Linales Colli,(from inter, between, and spina, the spine). Winslow calls these muscles spinales colli minores. Dr. Hunter calls them intras-pinalis, adding, that they lie between the spinal processes of the neck and loins, serving to erect the body, by bringing the spinal processes nearer to each other. The interspinals, dorsi, and lumborum are tendinous, and connect the spinal with the transverse processes.

Intertransversales Musculi

(From inter, between, and transversales, the transverse processes). They lie between the transverse processes of the cervical and lumbar vertebrae, serving to bend the neck and body to one side. Winslow calls them trans-versales minores. To the first of these muscles the name concutiens has been given.


(From inter, between, and tero, to rub). Attrita, attritio. A galling, or erosion of the cuticle, or of the skin. Children are apt to have excoriations behind their ears, in the neck, and thighs: the last often arise from neglect. The excoriated parts should be bathed frequently with warm water; and powdered chalk, or cerusse sprinkled on them through a bit of fine muslin when quite dry. Dr. Cullen considers it as a variety of erythematous inflammationintervertebrales Musculi, (from inter, between, and vertebra). They arise from the body of one vertebra laterally, and are inserted, after an oblique progress, into the back part of the other vertebra, immediately above it. They draw the vertebrae nearer to one another, and a little to one side.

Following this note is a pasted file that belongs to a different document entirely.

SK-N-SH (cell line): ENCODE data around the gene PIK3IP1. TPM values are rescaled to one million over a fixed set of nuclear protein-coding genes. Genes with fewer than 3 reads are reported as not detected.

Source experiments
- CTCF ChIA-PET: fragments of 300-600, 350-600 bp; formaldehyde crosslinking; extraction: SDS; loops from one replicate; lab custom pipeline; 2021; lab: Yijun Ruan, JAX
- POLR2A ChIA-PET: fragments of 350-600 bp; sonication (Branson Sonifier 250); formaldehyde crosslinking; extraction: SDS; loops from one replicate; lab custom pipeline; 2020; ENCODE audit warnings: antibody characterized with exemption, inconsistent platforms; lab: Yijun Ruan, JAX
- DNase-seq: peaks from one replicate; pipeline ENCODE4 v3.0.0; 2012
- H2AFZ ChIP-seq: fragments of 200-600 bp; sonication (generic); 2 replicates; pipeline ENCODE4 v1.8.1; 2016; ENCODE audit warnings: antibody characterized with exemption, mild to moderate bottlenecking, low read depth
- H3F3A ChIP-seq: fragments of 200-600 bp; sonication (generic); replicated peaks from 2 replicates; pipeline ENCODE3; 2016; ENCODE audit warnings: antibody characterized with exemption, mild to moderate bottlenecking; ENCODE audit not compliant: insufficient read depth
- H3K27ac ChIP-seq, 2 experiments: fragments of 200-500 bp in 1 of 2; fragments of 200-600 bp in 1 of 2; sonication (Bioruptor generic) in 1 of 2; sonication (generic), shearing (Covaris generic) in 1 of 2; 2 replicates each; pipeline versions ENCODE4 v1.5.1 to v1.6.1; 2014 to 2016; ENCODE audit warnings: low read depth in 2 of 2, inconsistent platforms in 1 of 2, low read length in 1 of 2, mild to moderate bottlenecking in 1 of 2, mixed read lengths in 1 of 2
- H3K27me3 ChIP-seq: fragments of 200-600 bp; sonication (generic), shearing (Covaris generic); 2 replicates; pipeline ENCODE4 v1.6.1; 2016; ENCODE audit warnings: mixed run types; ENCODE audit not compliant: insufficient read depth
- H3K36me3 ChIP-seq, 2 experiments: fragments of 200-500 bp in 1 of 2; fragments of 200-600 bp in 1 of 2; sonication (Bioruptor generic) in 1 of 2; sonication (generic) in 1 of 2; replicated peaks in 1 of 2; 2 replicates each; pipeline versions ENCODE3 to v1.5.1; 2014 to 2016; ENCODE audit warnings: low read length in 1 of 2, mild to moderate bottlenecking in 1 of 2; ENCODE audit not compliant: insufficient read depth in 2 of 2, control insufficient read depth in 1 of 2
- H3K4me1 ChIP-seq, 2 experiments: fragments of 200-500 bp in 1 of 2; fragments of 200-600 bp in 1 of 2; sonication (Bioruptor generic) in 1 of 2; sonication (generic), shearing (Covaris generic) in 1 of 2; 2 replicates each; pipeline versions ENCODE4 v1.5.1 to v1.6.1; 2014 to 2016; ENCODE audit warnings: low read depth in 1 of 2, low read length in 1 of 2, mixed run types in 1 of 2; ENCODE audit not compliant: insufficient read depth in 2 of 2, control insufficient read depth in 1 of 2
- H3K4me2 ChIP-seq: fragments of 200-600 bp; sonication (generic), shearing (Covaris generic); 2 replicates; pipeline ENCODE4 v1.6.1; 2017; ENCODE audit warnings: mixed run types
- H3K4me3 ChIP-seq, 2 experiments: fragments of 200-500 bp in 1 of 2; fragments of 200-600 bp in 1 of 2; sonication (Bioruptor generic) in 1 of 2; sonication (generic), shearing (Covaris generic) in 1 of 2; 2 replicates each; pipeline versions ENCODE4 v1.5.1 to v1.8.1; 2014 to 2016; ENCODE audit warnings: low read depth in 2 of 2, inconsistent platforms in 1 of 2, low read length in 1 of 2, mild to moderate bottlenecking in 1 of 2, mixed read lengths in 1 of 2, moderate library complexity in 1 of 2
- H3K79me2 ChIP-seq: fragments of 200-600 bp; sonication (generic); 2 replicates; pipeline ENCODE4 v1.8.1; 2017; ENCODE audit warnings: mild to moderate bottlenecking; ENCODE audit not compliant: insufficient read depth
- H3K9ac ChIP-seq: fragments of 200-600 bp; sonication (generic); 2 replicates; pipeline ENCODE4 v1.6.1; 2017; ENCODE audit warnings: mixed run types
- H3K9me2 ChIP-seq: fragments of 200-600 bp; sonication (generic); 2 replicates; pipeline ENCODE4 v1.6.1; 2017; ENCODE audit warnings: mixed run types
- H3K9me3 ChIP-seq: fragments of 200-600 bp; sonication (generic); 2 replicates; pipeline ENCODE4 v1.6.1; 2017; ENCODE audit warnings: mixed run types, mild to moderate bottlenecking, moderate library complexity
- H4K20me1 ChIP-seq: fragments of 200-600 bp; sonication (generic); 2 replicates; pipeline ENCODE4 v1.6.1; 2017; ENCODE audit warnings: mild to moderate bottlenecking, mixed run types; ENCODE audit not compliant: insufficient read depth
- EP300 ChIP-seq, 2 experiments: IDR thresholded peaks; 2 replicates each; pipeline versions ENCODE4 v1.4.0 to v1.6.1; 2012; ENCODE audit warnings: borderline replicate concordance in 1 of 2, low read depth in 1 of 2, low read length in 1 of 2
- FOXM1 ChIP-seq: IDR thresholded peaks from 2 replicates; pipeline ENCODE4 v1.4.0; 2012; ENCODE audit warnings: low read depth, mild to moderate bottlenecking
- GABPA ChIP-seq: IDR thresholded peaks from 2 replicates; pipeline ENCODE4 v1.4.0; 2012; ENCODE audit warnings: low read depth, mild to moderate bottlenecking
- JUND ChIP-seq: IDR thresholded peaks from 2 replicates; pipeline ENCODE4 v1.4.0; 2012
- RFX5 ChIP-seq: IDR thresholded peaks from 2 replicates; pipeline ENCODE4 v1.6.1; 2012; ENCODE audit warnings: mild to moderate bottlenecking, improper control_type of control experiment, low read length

Intestina Terrae

See Lumbricus terrestris.

Intestinorum Solamen

The semena according to Hoffman; and the oleurn anisi, according to Van Helmont.

Intistinorum tunica externa, and membranosa see Intestina.


(From Intoxicatio 4572 poison,vcnom). It is properly the same as infectio, but generally synonymous with inebriation. See Inebriantia.


(From intra, and folium, a leaf). Growing within the side of the leaf.


(From inira, and spina, the spine) Sec


See Intertrans Versales.


Tus, Musculus, (from its intricate folds). See Abductor auris.


(From intra, and secus, towards). Painful disorders of the internal parts.


(From interor, to be rubbed,) entrimma; a culinary term for minced meats, or rather such as arc prepared by pounding, as potted beef, etc.


(From introcedo, to go in). See Depressio.


(From intra, within,and sus-ci/iio, to receive). Slight degrees of introsusceptio seem, to occur frequently, and are soon restored; but even when in a considerable degree, the functions of the intestines are often not disturbed. Unless inflamed, or adhesions are formed between the external part, and that"received within," no disease seemingly follows. It occurs often so low in the rectum, that it may be reached by the finger, or the received intestine may be even protruded. Monro, Edinburgh Medical Essays. See Iliaca passio.